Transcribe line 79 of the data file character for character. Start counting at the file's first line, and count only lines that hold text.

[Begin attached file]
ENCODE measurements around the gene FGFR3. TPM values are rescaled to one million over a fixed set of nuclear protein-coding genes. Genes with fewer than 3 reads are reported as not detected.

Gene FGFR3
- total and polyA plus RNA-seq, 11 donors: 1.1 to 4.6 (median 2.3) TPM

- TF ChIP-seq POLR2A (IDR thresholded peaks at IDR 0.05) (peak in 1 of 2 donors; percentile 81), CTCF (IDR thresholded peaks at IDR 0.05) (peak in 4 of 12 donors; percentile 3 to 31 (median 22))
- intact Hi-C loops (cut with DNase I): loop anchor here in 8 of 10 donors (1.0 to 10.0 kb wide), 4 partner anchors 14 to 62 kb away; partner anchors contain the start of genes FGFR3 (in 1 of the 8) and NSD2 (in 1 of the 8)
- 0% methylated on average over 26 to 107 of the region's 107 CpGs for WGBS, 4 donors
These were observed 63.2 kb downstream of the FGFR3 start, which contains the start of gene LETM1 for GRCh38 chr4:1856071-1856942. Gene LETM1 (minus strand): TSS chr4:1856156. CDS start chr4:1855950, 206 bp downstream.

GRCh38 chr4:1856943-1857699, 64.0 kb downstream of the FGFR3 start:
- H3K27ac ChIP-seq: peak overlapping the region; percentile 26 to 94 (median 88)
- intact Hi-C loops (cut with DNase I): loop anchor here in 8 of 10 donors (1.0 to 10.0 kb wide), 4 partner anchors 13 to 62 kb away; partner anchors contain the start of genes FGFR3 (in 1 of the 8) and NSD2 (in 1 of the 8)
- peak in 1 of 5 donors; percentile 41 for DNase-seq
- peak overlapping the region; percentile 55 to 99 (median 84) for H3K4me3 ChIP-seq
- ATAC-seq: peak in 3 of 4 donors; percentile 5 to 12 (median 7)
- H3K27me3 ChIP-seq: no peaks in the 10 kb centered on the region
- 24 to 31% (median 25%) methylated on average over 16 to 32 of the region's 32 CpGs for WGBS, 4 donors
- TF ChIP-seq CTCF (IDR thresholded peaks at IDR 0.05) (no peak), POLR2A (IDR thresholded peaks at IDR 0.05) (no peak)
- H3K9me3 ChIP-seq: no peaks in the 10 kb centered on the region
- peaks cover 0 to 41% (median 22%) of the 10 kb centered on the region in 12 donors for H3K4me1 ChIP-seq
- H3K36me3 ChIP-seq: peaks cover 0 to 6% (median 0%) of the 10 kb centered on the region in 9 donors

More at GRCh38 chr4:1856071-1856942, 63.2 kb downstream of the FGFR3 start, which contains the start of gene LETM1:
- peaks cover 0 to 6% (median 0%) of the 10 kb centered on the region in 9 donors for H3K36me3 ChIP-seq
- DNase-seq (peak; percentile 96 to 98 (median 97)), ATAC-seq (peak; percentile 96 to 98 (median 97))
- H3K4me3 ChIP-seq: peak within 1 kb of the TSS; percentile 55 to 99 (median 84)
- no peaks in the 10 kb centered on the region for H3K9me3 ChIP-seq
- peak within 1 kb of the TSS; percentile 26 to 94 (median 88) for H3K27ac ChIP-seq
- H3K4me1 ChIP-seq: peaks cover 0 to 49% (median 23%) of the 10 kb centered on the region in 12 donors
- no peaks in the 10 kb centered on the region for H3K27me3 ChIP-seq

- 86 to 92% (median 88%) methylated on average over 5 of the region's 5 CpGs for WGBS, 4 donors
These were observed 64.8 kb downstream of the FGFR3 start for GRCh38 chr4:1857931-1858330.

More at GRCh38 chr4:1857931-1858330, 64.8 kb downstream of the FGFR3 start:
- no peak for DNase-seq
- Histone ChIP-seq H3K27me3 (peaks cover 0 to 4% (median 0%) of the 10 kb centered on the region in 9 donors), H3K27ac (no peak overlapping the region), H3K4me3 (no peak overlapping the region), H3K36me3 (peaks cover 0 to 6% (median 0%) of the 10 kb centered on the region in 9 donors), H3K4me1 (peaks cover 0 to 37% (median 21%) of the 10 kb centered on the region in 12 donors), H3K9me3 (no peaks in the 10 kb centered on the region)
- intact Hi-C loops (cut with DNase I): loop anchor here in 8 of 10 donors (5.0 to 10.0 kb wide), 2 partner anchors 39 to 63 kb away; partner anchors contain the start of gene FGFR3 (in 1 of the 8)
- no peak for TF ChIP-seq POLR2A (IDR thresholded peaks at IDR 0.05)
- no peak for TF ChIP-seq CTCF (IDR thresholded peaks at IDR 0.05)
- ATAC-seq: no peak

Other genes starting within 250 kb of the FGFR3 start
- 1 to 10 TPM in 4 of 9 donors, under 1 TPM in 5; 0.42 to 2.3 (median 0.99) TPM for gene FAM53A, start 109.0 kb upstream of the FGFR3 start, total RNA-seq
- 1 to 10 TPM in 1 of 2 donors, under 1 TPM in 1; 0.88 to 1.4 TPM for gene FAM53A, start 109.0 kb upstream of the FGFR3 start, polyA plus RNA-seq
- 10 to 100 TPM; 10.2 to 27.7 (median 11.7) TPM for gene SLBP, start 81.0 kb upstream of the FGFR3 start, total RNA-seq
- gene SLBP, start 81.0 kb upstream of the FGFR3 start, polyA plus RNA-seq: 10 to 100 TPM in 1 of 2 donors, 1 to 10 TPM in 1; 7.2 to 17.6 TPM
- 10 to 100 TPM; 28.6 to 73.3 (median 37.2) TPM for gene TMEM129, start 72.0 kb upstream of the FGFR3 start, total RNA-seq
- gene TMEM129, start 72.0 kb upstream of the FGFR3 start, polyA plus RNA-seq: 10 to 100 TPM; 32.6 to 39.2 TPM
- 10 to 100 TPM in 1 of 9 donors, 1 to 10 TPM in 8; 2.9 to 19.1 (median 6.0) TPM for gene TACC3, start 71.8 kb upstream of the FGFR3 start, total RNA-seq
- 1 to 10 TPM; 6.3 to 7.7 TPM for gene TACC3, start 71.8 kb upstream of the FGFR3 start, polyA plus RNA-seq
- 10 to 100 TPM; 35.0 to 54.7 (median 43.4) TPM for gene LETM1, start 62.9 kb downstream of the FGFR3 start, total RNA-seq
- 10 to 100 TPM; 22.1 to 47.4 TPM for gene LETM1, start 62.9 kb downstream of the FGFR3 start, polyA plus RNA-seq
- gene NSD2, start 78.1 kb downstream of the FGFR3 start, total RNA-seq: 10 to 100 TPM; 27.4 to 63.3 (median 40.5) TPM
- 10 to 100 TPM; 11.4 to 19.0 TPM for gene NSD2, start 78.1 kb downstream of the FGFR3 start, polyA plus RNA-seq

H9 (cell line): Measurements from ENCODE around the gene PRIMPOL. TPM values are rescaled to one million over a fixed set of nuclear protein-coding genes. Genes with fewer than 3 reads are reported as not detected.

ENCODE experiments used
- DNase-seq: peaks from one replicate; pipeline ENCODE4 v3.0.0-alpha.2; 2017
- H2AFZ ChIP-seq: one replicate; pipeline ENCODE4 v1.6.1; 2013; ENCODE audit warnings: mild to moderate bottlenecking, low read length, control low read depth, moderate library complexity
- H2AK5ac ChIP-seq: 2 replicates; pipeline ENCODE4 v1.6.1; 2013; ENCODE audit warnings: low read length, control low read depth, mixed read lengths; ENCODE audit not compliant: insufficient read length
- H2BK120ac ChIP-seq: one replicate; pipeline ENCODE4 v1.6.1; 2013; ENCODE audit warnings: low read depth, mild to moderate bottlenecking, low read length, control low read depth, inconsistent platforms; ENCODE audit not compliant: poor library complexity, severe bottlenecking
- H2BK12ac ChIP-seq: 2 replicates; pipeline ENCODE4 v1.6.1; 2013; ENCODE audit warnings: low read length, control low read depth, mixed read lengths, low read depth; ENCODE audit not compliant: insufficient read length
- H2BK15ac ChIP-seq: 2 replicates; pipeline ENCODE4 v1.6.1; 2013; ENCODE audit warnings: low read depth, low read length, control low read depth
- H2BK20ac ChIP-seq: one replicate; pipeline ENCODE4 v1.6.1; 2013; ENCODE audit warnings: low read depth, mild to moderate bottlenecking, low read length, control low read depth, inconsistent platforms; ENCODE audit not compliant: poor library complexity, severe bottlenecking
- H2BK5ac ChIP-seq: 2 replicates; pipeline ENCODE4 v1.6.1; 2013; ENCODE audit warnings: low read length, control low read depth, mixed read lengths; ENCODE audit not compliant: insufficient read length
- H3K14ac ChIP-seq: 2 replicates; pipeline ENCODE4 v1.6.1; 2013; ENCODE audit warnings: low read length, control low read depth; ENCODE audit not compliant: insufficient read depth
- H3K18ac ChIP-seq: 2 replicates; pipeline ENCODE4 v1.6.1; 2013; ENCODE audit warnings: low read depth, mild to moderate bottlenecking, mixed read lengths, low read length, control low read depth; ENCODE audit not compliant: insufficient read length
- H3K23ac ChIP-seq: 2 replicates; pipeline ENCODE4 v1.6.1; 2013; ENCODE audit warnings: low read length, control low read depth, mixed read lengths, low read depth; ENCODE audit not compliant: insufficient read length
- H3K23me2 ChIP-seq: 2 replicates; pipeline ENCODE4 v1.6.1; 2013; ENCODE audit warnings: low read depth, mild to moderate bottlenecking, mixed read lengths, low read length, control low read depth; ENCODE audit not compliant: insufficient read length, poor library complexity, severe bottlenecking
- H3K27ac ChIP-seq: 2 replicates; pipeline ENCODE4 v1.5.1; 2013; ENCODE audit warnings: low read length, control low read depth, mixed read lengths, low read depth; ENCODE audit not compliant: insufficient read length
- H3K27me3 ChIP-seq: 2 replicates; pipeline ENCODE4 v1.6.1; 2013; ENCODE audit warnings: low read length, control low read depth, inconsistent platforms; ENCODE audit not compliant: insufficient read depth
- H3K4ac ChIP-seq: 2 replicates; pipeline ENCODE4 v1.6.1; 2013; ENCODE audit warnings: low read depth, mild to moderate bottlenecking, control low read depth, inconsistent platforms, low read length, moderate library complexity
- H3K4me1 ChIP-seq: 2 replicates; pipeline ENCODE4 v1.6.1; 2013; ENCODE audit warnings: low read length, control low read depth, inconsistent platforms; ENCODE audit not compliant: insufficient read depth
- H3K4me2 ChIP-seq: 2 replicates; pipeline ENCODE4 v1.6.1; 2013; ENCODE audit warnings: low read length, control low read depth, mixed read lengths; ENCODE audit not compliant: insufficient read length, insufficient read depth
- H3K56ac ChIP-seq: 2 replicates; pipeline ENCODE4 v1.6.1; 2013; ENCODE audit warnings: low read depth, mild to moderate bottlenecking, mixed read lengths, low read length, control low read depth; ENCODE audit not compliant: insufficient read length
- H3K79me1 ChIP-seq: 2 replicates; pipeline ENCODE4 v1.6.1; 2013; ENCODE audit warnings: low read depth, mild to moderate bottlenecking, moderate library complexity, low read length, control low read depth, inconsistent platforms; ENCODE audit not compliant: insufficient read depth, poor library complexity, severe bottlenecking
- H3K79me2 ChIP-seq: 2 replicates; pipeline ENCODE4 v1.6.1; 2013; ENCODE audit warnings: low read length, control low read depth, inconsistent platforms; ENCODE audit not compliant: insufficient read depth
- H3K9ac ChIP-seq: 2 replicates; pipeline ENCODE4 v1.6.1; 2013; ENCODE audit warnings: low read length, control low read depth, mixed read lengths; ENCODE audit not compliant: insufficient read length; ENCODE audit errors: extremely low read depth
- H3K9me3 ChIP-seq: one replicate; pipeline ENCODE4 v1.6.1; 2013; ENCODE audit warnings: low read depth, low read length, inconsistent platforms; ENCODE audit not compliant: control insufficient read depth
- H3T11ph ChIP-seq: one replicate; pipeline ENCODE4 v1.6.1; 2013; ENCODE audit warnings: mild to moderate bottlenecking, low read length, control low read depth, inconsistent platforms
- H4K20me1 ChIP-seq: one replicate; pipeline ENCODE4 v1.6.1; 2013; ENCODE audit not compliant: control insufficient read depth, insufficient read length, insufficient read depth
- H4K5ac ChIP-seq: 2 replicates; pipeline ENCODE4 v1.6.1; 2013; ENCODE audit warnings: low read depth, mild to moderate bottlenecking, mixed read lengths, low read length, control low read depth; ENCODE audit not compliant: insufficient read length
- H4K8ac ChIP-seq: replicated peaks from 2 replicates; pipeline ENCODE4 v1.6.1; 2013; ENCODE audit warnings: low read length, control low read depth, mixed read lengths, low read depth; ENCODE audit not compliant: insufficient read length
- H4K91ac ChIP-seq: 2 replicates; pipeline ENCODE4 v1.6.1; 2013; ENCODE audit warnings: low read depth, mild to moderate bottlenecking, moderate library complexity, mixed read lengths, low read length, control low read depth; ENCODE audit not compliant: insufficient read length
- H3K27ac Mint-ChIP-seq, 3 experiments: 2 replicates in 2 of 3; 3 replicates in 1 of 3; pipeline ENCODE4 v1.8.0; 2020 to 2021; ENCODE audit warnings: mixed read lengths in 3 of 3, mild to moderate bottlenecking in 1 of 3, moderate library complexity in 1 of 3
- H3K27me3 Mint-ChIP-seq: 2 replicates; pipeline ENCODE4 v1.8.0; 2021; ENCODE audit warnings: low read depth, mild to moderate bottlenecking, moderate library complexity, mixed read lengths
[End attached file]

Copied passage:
- H3K27ac Mint-ChIP-seq, 3 experiments: 2 replicates in 2 of 3; 3 replicates in 1 of 3; pipeline ENCODE4 v1.8.0; 2020 to 2021; ENCODE audit warnings: mixed read lengths in 3 of 3, mild to moderate bottlenecking in 1 of 3, moderate library complexity in 1 of 3